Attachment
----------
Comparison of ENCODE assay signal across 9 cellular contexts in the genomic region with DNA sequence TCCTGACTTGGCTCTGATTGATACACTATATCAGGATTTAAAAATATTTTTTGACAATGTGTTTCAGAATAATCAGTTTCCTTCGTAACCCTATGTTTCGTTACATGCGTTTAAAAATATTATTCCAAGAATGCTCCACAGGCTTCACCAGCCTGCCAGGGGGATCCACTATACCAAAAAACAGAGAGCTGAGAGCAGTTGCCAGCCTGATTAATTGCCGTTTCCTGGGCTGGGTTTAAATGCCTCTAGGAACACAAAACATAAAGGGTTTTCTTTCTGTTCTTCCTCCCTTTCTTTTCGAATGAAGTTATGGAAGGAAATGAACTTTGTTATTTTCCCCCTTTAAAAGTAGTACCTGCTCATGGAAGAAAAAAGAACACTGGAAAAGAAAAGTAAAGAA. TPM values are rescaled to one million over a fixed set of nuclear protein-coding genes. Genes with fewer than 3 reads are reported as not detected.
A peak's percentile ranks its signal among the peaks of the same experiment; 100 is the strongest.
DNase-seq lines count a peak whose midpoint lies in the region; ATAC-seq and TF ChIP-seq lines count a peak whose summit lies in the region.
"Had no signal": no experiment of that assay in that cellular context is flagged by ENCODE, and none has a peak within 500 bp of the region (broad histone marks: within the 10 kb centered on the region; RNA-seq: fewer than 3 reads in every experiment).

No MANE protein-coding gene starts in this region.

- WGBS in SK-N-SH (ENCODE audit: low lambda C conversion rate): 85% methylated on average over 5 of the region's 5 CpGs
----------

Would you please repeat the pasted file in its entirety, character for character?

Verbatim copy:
Comparison of ENCODE assay signal across 9 cellular contexts in the genomic region with DNA sequence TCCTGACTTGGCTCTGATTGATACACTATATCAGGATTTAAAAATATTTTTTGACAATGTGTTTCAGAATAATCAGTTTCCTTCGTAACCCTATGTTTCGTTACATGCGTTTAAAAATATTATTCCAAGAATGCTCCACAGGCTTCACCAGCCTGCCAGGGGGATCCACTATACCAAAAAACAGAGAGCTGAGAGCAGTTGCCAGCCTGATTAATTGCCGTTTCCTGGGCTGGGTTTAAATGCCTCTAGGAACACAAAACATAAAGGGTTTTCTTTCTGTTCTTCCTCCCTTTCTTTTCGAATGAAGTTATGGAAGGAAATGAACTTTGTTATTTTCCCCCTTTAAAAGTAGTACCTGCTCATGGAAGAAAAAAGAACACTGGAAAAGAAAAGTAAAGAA. TPM values are rescaled to one million over a fixed set of nuclear protein-coding genes. Genes with fewer than 3 reads are reported as not detected.
A peak's percentile ranks its signal among the peaks of the same experiment; 100 is the strongest.
DNase-seq lines count a peak whose midpoint lies in the region; ATAC-seq and TF ChIP-seq lines count a peak whose summit lies in the region.
"Had no signal": no experiment of that assay in that cellular context is flagged by ENCODE, and none has a peak within 500 bp of the region (broad histone marks: within the 10 kb centered on the region; RNA-seq: fewer than 3 reads in every experiment).

No MANE protein-coding gene starts in this region.

- WGBS in SK-N-SH (ENCODE audit: low lambda C conversion rate): 85% methylated on average over 5 of the region's 5 CpGs